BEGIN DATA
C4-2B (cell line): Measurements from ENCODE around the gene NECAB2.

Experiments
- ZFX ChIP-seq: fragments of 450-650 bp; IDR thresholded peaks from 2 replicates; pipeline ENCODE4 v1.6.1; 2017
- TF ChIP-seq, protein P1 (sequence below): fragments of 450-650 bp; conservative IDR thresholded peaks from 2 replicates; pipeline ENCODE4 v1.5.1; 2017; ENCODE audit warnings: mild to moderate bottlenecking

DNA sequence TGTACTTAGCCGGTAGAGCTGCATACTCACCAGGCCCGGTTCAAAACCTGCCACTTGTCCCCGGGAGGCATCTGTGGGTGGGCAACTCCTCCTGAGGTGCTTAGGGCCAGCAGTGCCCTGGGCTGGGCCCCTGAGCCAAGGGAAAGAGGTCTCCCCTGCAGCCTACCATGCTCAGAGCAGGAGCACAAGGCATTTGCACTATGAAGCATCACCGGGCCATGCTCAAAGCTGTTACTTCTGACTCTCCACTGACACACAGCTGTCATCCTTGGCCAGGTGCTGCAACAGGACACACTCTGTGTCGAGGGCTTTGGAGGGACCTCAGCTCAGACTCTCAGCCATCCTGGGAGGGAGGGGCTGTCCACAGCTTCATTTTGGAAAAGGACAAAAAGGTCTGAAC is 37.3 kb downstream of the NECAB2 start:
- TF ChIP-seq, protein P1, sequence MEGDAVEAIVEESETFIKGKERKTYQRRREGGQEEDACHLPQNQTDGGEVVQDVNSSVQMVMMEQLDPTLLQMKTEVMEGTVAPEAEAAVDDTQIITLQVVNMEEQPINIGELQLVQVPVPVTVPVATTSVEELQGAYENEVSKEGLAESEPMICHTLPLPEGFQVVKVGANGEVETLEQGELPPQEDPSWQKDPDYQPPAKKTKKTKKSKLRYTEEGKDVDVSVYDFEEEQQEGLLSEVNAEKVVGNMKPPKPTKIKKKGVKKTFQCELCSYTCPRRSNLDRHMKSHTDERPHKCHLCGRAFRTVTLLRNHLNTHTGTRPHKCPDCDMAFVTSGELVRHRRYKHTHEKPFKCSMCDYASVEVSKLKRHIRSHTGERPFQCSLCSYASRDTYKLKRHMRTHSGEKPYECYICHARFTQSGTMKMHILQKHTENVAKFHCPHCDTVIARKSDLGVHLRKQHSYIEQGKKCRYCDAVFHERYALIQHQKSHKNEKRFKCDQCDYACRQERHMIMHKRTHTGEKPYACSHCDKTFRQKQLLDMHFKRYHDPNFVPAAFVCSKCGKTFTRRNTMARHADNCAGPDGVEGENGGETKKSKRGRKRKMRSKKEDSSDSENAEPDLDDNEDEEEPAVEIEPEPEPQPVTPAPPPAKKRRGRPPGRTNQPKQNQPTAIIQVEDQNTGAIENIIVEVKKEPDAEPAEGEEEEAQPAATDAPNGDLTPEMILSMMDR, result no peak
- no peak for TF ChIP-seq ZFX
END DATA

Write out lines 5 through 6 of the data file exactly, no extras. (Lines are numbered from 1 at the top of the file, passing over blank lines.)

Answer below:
DNA sequence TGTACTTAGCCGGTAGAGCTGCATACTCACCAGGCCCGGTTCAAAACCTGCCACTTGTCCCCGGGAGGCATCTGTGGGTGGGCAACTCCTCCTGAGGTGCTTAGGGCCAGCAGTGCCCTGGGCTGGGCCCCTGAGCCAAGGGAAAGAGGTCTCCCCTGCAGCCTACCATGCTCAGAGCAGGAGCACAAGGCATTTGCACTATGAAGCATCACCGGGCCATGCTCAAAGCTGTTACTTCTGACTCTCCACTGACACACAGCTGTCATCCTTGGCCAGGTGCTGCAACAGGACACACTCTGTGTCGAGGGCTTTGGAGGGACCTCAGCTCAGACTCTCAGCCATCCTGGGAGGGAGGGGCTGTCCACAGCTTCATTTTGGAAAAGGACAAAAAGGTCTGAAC is 37.3 kb downstream of the NECAB2 start:
- TF ChIP-seq, protein P1, sequence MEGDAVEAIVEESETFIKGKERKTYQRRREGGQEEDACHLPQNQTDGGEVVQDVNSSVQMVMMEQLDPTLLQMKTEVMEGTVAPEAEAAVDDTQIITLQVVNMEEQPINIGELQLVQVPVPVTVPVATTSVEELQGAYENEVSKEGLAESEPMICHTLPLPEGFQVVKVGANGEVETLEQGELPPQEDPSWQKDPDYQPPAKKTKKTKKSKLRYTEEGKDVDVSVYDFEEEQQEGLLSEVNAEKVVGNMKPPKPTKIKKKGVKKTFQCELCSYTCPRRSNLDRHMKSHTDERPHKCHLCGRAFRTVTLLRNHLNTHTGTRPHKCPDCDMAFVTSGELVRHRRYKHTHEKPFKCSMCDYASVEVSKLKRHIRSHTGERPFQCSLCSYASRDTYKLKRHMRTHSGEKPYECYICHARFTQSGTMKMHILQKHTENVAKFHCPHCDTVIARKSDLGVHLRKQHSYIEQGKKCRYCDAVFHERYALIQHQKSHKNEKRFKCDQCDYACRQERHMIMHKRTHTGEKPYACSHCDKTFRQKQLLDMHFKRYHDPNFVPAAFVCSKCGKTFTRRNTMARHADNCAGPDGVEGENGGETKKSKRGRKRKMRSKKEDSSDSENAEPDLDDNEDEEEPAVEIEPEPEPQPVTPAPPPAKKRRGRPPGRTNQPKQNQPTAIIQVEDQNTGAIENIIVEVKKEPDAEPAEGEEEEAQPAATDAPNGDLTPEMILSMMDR, result no peak